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Attacks/Breaches

2/23/2017
11:15 AM
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Google Researchers 'Shatter' SHA-1 Hash

'Collision' attack by researchers at CWI Institute and Google underscores need to retire SHA-1.

The aging cryptographic hash function SHA-1 (Secure Hash Algorithm 1) has suffered what some experts consider its final blow today as researchers from Google and the CWI Institute revealed that they had found a practical way to break SHA-1.

SHA-1 long has been considered obsolete, and most major browser vendors plan to halt accepting SHA-1 based certificates this year due to its relatively weaker crypto scheme than the newer SHA-2 and SHA-3 standards. 

Google and CWI engineered a collision attack against SHA-1, demonstrating two PDF files with the same SHA-1 hash and different content as a proof-of-concept of their findings.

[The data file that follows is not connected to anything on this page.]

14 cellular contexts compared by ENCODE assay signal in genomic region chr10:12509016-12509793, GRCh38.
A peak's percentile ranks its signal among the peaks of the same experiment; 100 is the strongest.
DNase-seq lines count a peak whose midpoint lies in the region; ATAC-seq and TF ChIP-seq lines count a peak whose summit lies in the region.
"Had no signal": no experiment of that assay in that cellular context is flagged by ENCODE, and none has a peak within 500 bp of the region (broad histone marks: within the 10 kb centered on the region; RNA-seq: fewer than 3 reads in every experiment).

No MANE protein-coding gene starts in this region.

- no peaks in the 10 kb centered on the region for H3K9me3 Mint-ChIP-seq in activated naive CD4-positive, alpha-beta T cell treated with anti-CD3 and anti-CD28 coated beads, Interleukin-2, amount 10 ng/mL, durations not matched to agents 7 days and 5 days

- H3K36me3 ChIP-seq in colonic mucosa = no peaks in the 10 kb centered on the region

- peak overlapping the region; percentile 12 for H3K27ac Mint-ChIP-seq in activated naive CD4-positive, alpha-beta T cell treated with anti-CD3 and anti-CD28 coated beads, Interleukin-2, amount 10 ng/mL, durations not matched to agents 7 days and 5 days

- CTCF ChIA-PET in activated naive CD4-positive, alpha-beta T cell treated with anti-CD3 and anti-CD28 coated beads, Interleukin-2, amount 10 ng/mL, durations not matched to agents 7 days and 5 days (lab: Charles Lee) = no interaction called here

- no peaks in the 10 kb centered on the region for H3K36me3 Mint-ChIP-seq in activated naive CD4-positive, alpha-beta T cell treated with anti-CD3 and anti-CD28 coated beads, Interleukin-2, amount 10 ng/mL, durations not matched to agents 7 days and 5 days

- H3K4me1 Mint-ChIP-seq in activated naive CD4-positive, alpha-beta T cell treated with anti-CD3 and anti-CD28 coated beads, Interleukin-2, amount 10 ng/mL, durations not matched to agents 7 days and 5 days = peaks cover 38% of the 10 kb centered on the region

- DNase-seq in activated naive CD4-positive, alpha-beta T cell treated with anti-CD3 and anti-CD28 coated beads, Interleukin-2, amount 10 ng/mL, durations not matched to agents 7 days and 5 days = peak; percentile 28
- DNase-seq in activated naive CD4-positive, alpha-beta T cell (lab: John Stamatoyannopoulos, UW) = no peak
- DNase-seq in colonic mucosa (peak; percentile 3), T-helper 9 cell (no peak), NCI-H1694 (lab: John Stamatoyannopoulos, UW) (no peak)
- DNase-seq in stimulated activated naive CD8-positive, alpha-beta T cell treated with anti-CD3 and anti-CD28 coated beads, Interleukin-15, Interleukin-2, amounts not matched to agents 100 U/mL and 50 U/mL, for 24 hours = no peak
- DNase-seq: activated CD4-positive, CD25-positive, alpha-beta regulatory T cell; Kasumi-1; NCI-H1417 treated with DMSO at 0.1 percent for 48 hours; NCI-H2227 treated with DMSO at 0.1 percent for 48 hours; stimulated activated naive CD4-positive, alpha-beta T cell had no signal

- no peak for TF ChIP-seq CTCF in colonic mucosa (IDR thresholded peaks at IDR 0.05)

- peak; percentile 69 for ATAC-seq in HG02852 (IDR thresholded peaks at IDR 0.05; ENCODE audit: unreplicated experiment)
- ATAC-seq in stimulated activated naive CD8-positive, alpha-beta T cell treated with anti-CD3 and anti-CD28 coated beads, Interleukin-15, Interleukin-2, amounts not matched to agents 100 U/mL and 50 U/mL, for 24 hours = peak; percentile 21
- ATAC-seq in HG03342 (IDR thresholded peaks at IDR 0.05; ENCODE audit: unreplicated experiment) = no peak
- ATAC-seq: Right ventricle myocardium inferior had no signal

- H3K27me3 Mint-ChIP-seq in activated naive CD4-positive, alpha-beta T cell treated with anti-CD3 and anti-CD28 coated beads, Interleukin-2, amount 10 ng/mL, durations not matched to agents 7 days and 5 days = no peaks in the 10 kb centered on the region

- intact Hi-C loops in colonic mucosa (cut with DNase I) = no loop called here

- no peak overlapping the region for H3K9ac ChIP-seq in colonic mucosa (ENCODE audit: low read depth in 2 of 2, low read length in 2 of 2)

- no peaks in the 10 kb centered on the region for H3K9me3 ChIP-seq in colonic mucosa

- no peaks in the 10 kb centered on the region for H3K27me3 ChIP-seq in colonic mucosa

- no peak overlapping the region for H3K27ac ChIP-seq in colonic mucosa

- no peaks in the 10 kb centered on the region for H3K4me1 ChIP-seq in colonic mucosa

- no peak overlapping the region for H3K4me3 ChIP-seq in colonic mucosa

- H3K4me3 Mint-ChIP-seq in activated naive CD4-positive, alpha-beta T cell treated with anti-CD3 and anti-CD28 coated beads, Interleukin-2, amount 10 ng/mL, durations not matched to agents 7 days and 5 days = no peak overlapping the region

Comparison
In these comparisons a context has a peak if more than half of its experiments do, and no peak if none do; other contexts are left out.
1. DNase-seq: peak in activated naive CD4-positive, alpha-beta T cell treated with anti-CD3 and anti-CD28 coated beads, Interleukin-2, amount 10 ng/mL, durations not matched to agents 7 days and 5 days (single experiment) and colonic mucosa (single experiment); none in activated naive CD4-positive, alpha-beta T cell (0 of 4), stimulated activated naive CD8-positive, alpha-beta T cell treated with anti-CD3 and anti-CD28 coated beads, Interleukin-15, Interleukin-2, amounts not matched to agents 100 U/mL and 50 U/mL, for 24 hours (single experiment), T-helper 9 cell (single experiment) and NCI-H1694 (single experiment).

"For the tech community, our findings emphasize the necessity of sunsetting SHA-1 usage. Google has advocated the deprecation of SHA-1 for many years, particularly when it comes to signing TLS certificates. As early as 2014, the Chrome team announced that they would gradually phase out using SHA-1. We hope our practical attack on SHA-1 will cement that the protocol should no longer be considered secure," Google said in a blog post today. "We hope that our practical attack against SHA-1 will finally convince the industry that it is urgent to move to safer alternatives such as SHA-256."

See Google's post here for more details on the PoC.

 

Dark Reading's Quick Hits delivers a brief synopsis and summary of the significance of breaking news events. For more information from the original source of the news item, please follow the link provided in this article. View Full Bio
 

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